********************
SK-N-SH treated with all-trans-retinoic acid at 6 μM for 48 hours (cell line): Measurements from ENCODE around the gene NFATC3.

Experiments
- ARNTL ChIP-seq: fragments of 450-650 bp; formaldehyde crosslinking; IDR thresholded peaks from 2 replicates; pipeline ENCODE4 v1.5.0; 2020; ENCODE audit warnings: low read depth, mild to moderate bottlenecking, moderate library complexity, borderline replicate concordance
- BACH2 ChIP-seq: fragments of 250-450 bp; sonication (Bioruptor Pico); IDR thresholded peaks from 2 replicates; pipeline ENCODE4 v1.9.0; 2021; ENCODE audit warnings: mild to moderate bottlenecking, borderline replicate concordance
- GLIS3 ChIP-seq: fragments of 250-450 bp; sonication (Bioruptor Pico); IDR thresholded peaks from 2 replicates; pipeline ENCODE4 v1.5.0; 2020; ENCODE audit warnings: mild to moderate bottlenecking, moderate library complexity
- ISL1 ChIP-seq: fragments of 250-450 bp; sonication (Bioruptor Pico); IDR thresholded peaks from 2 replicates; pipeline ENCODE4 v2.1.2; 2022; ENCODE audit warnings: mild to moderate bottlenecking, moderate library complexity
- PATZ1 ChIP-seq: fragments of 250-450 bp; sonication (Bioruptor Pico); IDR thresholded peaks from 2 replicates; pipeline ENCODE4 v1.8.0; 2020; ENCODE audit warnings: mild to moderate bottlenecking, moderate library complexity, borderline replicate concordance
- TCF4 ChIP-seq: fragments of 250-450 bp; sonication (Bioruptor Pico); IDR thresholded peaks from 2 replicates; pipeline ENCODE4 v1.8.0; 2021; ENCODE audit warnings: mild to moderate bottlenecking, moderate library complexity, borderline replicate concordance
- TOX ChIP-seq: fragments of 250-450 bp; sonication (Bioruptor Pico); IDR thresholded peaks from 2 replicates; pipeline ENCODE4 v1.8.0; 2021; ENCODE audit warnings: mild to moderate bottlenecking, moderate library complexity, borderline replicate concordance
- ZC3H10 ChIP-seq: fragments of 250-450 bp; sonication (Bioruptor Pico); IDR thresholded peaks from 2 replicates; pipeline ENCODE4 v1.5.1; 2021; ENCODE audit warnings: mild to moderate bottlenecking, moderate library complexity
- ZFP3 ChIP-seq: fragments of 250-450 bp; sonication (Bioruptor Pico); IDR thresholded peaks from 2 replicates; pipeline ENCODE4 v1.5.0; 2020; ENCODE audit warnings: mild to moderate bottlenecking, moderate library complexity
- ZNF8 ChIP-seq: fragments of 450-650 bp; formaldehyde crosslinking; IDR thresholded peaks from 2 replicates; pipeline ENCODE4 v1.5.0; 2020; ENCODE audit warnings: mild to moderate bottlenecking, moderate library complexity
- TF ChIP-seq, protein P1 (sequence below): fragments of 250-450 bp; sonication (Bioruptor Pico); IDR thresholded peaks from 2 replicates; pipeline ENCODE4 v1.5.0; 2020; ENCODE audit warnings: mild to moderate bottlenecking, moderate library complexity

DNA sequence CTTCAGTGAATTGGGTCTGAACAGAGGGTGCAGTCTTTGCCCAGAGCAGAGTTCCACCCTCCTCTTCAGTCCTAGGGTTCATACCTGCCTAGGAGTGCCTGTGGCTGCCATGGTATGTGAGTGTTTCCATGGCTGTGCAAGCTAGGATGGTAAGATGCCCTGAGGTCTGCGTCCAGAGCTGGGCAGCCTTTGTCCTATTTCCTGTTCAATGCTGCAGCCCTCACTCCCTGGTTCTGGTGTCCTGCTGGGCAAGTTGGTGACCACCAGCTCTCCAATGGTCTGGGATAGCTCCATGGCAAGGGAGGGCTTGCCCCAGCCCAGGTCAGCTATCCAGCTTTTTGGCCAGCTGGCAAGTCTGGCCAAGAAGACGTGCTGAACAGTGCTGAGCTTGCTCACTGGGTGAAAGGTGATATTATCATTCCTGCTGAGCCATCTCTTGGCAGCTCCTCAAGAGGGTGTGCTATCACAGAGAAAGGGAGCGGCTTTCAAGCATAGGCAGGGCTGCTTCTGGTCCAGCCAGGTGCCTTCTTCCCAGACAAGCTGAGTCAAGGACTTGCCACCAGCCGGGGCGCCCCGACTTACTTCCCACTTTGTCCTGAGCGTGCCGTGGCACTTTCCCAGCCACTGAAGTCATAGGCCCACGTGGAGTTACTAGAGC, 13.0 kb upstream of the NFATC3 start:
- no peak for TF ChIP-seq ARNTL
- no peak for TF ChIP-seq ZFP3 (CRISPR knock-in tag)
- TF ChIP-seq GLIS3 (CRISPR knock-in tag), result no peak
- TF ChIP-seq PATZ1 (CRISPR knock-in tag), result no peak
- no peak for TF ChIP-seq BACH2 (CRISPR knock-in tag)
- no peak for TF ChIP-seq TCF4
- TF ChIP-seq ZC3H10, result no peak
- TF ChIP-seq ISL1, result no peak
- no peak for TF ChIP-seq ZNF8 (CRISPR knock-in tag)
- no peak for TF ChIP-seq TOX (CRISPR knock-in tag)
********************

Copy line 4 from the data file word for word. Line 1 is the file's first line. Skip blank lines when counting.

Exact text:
- BACH2 ChIP-seq: fragments of 250-450 bp; sonication (Bioruptor Pico); IDR thresholded peaks from 2 replicates; pipeline ENCODE4 v1.9.0; 2021; ENCODE audit warnings: mild to moderate bottlenecking, borderline replicate concordance